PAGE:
Raytheon Demonstrates Joint Standoff Weapon Data Link and Message Set
TUCSON, Ariz., Jan. 31, 2006 /PRNewswire/ -- The U.S. Air Force, Navy and Raytheon Company successfully demonstrated a weapon data link (WDL) and a new air-to-ground message set that will enhance the capability and utility of Raytheon's Joint Standoff Weapon (JSOW).
The demonstration was a key success in the Weapon Data Link Network (WDLN) Advanced Concept Technology Demonstration (ACTD) managed by the Air Force's Air Armament Center, Eglin Air Force Base, Fla. The WDLN ACTD is an activity using weapons and government-provided command and control nodes designed to evaluate a standard weapons communications architecture and serve as risk reduction pathfinders for future weapon data link efforts.
Raytheon is under contract with the Naval Air Systems Command to provide JSOW to the U.S. Navy, Marine Corps and Air Force. JSOW deliveries started in 1997.
"We successfully demonstrated the feasibility and functionality of the standard weapon data link network message set and the additional capability and situational awareness it offers our warfighters," said Ron Shields, JSOW director at Raytheon Missile Systems in Tucson, Ariz. "This step toward the realization of net enabled weapons is due to a lot of hard work and careful planning by all members of the JSOW team both on the contractor and government sides."
Incorporating a weapon data link in the JSOW provides the capability of in-flight communications of missile health and status; receiving in-flight target updates and target deconfliction messages; transmitting weapon position up to time of impact; and communicating through direct line-of-sight. Raytheon and the Navy are also developing a Block III variant, which will provide the warfighter with moving target capability by adding a weapons data link and other improvements.
"Successfully demonstrating communication between the JSOW and the tactical air control party will greatly increase our capability to engage moving land targets at range," said Cmdr. Drew Hartigan, the Navy's deputy JSOW program manager. "The JSOW WDLN ACTD demonstration and the anti-surface warfare demo planned in 2006 are key stepping stones for the Block III spiral, which represents a significant step forward for strike weapons."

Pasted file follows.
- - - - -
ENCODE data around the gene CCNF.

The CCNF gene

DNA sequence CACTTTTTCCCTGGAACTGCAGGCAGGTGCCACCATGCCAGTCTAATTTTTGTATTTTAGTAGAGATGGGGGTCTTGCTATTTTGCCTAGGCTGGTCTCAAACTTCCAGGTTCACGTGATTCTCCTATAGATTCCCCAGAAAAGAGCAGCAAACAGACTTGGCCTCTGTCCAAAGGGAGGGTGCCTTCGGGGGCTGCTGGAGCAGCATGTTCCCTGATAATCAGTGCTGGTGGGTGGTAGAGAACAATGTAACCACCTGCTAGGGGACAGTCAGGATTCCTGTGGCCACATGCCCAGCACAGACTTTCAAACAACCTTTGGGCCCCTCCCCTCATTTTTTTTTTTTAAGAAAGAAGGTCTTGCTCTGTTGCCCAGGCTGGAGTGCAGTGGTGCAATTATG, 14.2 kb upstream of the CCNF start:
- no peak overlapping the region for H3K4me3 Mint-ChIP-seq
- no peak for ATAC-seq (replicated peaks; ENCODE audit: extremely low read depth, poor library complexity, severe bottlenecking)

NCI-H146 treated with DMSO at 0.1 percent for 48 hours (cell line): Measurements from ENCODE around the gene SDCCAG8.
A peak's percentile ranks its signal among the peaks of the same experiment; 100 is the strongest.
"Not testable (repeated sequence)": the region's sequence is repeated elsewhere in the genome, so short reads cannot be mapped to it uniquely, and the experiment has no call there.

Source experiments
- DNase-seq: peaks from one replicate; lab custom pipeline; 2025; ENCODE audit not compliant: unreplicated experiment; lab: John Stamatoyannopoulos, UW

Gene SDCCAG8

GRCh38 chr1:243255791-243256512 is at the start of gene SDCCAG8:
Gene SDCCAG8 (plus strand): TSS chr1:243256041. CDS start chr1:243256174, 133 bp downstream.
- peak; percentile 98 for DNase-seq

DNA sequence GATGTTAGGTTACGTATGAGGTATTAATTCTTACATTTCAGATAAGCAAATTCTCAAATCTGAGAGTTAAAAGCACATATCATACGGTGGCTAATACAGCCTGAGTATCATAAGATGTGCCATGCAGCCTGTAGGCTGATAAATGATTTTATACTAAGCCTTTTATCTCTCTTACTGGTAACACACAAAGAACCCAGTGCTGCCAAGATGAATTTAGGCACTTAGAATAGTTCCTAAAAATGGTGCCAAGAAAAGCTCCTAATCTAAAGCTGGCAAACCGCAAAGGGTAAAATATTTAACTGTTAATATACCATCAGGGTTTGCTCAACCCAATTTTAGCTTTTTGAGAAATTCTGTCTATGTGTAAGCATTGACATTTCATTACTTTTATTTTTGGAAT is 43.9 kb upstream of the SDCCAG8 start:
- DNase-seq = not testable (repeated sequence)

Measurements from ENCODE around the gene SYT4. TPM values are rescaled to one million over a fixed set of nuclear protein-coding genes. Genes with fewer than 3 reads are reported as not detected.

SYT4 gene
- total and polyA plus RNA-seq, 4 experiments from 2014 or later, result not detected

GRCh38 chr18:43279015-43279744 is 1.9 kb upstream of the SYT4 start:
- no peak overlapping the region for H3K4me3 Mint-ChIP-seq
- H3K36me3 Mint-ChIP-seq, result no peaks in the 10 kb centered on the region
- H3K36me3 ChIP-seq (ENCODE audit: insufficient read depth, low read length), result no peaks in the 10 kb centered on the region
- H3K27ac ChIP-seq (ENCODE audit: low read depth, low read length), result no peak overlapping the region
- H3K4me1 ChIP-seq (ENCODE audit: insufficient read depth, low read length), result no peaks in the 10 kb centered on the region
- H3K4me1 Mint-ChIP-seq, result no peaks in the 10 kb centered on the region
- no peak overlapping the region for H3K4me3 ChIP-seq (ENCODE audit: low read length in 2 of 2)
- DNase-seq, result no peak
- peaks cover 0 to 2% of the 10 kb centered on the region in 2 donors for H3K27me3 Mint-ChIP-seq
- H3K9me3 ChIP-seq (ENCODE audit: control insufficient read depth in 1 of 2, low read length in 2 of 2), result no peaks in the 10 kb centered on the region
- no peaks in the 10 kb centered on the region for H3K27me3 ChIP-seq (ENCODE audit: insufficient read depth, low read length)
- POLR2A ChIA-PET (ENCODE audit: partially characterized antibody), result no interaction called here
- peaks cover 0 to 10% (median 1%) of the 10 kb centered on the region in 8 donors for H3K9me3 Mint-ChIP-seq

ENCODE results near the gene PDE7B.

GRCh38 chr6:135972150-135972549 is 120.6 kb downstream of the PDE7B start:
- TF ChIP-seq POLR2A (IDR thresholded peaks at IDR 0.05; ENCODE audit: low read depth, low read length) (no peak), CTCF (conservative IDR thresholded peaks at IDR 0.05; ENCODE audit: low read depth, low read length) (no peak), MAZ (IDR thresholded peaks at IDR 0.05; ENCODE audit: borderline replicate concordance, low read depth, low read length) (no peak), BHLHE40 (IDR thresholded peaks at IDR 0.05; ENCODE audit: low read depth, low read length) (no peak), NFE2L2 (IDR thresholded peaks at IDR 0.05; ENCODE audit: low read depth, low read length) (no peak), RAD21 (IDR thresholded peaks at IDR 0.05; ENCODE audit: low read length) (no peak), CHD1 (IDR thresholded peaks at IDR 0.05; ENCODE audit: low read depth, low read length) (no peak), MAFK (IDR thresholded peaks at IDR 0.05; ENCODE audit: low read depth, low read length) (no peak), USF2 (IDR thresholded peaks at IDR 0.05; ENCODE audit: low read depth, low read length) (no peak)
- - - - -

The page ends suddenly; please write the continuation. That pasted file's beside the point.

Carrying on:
Raytheon Company (NYSE: RTN), with 2004 sales of $20.2 billion, is an industry leader in defense and government electronics, space, information technology, technical services, and business and special mission aircraft. With headquarters in Waltham, Mass., Raytheon employs 80,000 people worldwide.
Note to editors:
JSOW is a joint Navy and Air Force program. It is a family of low-cost, air-to-ground weapons that employ an integrated Global Positioning System/Inertial Navigation system that guides the weapon to the target.
The JSOW uses a common and modular weapon body capable of carrying various payloads. Its long standoff range, greater than 70 nautical miles (maximum kinematic performance), allows delivery from well outside the lethal range of most enemy air defenses. The AGM-154A (also called JSOW-A) variant dispenses BLU-97 combined-effect bomblets for use against soft and area targets. It is produced for use on the F/A-18, F-16, F-15E, B-1, B-2 and B-52 aircraft.
The AGM-154C, or JSOW-C, variant incorporates an imaging infrared seeker for high precision and a Broach multi-stage warhead, which has both a blast- fragmentation and hard target penetration capability for use against point targets. JSOW-C is in full rate production and achieved initial operation capability in February 2005 with the U. S. Navy and Marine Corps. It is currently being produced for Navy F/A-18s and has been selected by Poland for use on its F-16s.
More than 400 JSOW-As have been used in combat operations to date. JSOW was a 2005 winner of the U.S. Department of Defense David Packard Award for Excellence in Acquisition for Block II cost reduction initiatives.
Alan D. Fischer
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